Revolutionary fertility monitor helps couples conceive without IVF
14 October 2009
DuoFertility is a groundbreaking new fertility monitor developed by
Cambridge University spin-out Cambridge Temperature Concepts Ltd, which
helps women to maximise their chances of conceiving naturally without
resorting to fertility treatment.
One in six women in the UK have difficulties conceiving — and is
predicted to rise to one in three by 2020. Many women turn to costly,
invasive fertility treatments such as IVF, which typically has a success
rate of 20%.
The DuoFertility reader and sensor
DuoFertility has a revolutionary way of measuring body basal
temperature (BBT) to detect ovulation. BBT is the lowest temperature
attained by the body during rest and increases by approximately 0.3°C
during ovulation; if accurately detected, this can help to identify the
most fertile days of a woman’s cycle, allowing her to plan intercourse
to maximise her chances of conceiving.
However, BBT is not generally considered to be a reliable indicator
of ovulation due to the requirement for users to take manual temperature
DuoFertility has solved this problem by automatically measuring a
woman’s temperature 20,000 times every 24 hours, allowing it to predict
fertile days up to 6 days in advance. It also allows users to enter
general fertility clues, input to advanced algorithms that predict the
optimum time to try to conceive up to 6 days in advance.
In addition, a number of other general fertility clues and health
symptoms, such as ovulation pain, cervical mucus quality and illness,
can be manually input into the monitor to aid the analysis and improve
DuoFertility has developed advanced, proprietary algorithms that
analyse all the input to predict the optimum time to try and conceive up
to 6 days in advance. DuoFertility is currently the only fertility
monitor on the market to incorporate these factors into its analysis,
making it the solution of choice for couples that want to put all the
chances of achieving pregnancy on their side.
Dr D Naumann, GP in Paderborn, Germany explained, “One of the
traditional methods for ovulation monitoring is the measurement of BBT.
However, because of the way it was measured in the past, it was not
considered reliable by some experts. It required the woman to wake up
early at the same time everyday to make a measurement with a thermometer
and so it often caused them stress, worry and loss of sleep which was
not favourable to achieving pregnancy. Ideally one needs a continuous
measurement of temperature throughout the night to determine BBT.”
Dr Oriane Chausiaux, DuoFertility’s Chief Scientific Officer, added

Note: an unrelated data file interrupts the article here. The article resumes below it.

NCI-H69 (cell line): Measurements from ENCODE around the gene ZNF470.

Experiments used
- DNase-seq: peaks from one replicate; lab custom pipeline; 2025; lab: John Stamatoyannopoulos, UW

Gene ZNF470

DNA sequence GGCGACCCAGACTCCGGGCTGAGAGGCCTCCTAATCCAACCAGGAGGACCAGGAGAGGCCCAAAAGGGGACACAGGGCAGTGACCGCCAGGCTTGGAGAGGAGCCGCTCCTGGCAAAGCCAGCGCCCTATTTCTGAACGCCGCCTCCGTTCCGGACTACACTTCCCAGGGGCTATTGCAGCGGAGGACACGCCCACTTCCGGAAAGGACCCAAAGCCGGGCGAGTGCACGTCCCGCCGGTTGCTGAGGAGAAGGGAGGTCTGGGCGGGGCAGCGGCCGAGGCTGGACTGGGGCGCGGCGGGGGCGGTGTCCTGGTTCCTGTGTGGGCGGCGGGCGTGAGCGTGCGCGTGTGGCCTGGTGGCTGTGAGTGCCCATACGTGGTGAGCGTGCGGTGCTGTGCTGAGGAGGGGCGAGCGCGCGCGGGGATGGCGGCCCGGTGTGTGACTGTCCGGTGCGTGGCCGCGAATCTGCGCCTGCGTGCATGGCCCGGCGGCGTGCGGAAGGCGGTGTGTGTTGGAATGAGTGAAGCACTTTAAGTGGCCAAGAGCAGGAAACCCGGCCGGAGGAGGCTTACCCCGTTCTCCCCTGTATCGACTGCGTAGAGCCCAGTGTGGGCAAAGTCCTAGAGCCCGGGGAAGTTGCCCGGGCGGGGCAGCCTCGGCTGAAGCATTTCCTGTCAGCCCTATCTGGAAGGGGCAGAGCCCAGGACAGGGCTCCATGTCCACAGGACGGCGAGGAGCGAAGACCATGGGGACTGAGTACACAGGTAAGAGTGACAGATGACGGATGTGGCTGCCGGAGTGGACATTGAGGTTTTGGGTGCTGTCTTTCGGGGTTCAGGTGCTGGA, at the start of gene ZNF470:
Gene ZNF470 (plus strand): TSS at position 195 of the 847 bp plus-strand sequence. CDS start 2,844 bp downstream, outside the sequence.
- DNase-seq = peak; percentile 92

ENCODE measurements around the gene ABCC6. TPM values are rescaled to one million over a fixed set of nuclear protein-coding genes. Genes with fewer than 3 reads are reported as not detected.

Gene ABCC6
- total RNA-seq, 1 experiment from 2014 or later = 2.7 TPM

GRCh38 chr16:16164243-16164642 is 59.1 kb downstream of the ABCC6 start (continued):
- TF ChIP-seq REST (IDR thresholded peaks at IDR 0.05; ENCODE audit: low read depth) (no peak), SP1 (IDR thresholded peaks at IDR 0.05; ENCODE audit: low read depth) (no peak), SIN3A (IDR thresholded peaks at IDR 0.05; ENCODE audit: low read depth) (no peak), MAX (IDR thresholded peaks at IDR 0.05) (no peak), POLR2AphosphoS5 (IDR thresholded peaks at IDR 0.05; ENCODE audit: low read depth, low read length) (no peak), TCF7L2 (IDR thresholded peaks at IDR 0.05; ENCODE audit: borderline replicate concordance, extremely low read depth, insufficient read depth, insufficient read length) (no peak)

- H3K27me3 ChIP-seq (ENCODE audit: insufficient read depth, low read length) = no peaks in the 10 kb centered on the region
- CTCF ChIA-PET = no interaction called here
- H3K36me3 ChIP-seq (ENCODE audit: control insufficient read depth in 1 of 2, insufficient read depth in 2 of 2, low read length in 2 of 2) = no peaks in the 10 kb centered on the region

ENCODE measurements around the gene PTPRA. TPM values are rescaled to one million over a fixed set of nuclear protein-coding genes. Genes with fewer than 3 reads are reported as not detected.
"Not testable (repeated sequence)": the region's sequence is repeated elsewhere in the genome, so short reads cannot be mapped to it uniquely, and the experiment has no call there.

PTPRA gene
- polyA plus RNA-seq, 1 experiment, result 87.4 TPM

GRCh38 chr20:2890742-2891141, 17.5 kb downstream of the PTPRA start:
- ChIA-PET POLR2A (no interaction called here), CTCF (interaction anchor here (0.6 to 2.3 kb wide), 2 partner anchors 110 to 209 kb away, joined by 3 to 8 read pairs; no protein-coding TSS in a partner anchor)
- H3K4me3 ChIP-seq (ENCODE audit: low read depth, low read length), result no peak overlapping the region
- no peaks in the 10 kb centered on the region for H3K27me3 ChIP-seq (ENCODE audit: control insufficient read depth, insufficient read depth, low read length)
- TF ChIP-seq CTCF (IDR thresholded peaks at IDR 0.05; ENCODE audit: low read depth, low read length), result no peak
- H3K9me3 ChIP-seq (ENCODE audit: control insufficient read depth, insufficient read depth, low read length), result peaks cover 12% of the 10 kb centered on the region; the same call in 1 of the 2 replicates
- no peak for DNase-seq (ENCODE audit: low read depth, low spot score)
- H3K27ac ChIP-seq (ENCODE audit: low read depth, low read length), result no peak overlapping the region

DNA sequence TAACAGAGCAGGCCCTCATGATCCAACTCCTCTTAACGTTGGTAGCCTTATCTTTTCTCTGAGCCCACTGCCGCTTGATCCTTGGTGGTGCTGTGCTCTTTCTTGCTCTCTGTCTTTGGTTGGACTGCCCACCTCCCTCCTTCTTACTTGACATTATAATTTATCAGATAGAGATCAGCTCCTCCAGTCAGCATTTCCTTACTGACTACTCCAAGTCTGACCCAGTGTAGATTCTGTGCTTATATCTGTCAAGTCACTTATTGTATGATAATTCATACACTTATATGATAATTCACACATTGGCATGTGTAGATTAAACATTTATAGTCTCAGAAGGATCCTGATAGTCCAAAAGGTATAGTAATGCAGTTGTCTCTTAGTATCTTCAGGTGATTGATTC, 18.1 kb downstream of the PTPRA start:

that, “The very actions of waking up to take the reading could change
the body temperature. Additionally, as traditional oral BBT measurement
provided a single data point per day, it was often difficult for the
user to identify the temperature change until 2 or 3 days after
ovulation — by which point the fertility window of opportunity was over.
"It took considerable discipline to take the temperature correctly
every day without fail — miss a day and you could miss the first data
point for ovulation altogether. All these factors, combined with the
need for the couple to graph the data manually and interpret the data
themselves left too much room for error and consequently, in the UK, BBT
was not the preferred ovulation monitoring method.”
However, the fundamental science behind BBT as an indicator of
ovulation is well established. The ruptured follicle? left behind after
the release of the egg? forms the corpus luteum?, which secretes
progesterone? that causes a rise in BBT of as little as 0.3°C.
The challenge is to find a way to accurately detect this change, or
biphasic? pattern, on an automatic basis, isolating it from the normal
body temperature changes that can go up or down by a couple of degrees
during a day – solving this challenge is exactly what DuoFertility does.
DuoFertility consists of two parts — the sensor and the display unit.
The coin-sized sensor is discreetly attached under the arm using an
adhesive patch, where it can be worn continuously and removed and
replaced as required.
Patented technology enables it to measure a woman’s temperature to
within hundredths of a degree, enabling changes in BBT to be accurately
determined. This non-intrusive, fully automatic system collects more
than 20,000 temperature measurements during each 24 hour period and
processes this data for analysis.
The sensor is wirelessly linked to the small, hand-held display unit
which is roughly the size of a computer mouse. This further analyses the
data from the sensor displays fertile days up to six days in advance.
This prediction enables couples to plan ahead for when to try for a
“Having a few days notice to plan for a romantic evening, according
to our users’ feedback, removes a huge amount of stress and can make a
significant improvement to the chances of becoming pregnant,” said Dr
Shamus Husheer, the inventor of DuoFertility and CEO of the company
behind it, Cambridge Temperature Concepts Ltd.
“All data can be displayed on a computer for examination in greater
detail by the user or her doctor. DuoFertility also goes a step further
- under strict confidentiality, each entry is sent to DuoFertility’s
server to contribute as input to the DuoFertility algorithms. The
algorithms learn and improve the accuracy of the prediction as more data
is collected and also draw on patterns and data from other women in the
company’s database for further optimisation,” added Dr Husheer.
“Our sophisticated software also flags up when someone has unusual
results so that our fertility experts can analyse the data and contact
the user with advice. We establish very close relationships with our
users to assist them with the challenge of becoming pregnant and users
really appreciate having our expert help and advice.”
Bookmark this page